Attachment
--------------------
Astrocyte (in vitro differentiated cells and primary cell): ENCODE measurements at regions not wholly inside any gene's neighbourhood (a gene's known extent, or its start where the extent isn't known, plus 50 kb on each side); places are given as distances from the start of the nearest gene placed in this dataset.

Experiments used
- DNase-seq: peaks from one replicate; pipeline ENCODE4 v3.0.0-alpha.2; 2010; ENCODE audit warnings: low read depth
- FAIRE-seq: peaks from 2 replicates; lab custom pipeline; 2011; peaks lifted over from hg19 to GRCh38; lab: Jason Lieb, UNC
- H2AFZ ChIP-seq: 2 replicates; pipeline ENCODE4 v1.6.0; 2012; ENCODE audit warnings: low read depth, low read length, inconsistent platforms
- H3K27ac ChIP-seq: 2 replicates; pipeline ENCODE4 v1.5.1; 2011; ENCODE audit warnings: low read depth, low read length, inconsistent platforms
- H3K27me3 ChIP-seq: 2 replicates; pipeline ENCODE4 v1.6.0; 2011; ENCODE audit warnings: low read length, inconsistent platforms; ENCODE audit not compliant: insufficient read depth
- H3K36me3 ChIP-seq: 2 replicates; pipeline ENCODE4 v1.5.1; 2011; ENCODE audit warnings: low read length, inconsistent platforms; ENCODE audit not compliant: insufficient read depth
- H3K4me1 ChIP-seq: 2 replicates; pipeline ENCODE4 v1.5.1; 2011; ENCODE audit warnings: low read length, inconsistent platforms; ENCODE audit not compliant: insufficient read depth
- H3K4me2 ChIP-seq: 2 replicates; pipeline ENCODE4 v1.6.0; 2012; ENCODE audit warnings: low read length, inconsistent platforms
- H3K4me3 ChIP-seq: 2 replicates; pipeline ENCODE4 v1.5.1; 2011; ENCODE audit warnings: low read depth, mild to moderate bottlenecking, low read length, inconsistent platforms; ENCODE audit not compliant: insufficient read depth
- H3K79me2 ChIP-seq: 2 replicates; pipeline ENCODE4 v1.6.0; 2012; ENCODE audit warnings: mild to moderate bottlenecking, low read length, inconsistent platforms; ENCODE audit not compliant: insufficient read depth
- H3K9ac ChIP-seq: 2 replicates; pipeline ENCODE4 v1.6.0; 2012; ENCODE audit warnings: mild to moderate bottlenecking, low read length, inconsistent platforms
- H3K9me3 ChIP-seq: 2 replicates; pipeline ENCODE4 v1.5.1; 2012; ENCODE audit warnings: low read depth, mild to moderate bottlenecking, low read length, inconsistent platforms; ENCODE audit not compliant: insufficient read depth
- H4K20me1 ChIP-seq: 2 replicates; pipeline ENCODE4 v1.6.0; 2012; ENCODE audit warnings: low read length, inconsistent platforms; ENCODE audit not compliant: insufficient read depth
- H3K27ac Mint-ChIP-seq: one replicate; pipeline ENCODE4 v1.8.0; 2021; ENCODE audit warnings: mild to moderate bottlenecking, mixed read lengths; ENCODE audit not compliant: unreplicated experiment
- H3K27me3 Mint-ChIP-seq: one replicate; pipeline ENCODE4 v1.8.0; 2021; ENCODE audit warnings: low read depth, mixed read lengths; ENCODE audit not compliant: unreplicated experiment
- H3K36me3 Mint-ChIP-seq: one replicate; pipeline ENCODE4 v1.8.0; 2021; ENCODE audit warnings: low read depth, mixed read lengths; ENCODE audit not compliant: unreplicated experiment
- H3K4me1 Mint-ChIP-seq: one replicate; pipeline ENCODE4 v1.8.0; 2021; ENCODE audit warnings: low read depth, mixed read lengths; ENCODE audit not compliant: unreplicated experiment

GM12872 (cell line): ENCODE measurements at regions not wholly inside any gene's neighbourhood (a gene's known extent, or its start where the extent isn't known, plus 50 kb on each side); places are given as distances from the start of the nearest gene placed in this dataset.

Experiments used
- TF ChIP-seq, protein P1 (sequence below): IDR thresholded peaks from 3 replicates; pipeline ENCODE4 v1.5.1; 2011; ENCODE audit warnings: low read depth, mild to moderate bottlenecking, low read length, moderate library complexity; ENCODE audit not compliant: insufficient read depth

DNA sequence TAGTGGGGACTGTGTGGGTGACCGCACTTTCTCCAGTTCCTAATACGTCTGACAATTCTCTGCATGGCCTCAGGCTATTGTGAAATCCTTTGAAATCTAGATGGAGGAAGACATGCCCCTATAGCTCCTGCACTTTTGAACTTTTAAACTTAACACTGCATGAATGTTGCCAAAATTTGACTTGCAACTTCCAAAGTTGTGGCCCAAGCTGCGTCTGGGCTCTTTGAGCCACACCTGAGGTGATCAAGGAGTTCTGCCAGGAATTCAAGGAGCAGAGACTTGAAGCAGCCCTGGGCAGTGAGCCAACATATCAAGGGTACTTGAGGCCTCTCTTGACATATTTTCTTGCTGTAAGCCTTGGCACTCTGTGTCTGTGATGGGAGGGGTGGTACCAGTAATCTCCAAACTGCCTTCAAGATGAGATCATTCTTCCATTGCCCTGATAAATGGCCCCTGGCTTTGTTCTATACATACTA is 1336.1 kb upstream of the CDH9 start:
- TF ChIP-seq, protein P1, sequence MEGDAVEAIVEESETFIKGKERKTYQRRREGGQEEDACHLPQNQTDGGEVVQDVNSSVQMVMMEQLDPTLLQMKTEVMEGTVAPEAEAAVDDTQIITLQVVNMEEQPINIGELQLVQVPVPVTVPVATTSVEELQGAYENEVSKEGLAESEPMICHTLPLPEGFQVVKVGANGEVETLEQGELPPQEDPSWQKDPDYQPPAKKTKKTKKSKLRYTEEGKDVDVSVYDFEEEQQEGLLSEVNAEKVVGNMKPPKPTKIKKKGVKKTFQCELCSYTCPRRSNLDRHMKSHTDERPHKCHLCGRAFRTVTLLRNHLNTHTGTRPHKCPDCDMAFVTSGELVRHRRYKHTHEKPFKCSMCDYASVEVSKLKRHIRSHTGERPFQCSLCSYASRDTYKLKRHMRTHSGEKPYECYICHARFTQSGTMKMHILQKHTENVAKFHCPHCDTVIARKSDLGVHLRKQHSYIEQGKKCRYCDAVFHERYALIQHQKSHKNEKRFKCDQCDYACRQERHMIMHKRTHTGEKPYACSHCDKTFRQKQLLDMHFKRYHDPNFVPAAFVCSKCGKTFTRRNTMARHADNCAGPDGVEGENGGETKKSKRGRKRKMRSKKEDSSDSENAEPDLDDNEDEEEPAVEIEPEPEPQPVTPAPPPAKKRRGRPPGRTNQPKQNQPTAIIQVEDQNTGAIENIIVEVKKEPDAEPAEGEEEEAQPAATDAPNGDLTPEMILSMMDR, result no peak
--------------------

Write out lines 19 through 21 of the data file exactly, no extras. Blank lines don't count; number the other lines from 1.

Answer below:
- H3K4me1 Mint-ChIP-seq: one replicate; pipeline ENCODE4 v1.8.0; 2021; ENCODE audit warnings: low read depth, mixed read lengths; ENCODE audit not compliant: unreplicated experiment

GM12872 (cell line): ENCODE measurements at regions not wholly inside any gene's neighbourhood (a gene's known extent, or its start where the extent isn't known, plus 50 kb on each side); places are given as distances from the start of the nearest gene placed in this dataset.

Experiments used